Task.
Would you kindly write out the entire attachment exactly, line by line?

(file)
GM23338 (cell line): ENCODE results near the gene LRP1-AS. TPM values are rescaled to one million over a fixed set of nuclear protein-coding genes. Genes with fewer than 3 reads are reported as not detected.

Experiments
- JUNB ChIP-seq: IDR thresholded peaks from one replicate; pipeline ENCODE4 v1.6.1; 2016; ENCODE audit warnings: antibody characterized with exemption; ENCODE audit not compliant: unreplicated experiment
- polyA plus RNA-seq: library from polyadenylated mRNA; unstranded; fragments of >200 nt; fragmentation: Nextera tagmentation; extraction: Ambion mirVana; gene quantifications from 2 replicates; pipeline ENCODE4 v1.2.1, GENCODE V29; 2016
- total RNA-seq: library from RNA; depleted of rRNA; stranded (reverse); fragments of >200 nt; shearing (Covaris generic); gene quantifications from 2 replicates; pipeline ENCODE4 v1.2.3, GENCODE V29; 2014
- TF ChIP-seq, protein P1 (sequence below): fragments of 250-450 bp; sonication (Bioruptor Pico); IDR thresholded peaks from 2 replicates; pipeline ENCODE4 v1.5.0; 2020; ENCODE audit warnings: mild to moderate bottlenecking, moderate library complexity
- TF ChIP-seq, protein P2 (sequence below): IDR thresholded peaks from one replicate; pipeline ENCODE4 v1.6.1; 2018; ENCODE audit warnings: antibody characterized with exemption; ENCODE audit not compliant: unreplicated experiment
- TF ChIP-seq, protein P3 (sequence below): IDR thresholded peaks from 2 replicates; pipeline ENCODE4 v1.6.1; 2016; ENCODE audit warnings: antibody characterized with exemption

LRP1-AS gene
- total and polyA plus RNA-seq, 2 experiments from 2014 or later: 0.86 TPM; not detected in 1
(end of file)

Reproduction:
GM23338 (cell line): ENCODE results near the gene LRP1-AS. TPM values are rescaled to one million over a fixed set of nuclear protein-coding genes. Genes with fewer than 3 reads are reported as not detected.

Experiments
- JUNB ChIP-seq: IDR thresholded peaks from one replicate; pipeline ENCODE4 v1.6.1; 2016; ENCODE audit warnings: antibody characterized with exemption; ENCODE audit not compliant: unreplicated experiment
- polyA plus RNA-seq: library from polyadenylated mRNA; unstranded; fragments of >200 nt; fragmentation: Nextera tagmentation; extraction: Ambion mirVana; gene quantifications from 2 replicates; pipeline ENCODE4 v1.2.1, GENCODE V29; 2016
- total RNA-seq: library from RNA; depleted of rRNA; stranded (reverse); fragments of >200 nt; shearing (Covaris generic); gene quantifications from 2 replicates; pipeline ENCODE4 v1.2.3, GENCODE V29; 2014
- TF ChIP-seq, protein P1 (sequence below): fragments of 250-450 bp; sonication (Bioruptor Pico); IDR thresholded peaks from 2 replicates; pipeline ENCODE4 v1.5.0; 2020; ENCODE audit warnings: mild to moderate bottlenecking, moderate library complexity
- TF ChIP-seq, protein P2 (sequence below): IDR thresholded peaks from one replicate; pipeline ENCODE4 v1.6.1; 2018; ENCODE audit warnings: antibody characterized with exemption; ENCODE audit not compliant: unreplicated experiment
- TF ChIP-seq, protein P3 (sequence below): IDR thresholded peaks from 2 replicates; pipeline ENCODE4 v1.6.1; 2016; ENCODE audit warnings: antibody characterized with exemption

LRP1-AS gene
- total and polyA plus RNA-seq, 2 experiments from 2014 or later: 0.86 TPM; not detected in 1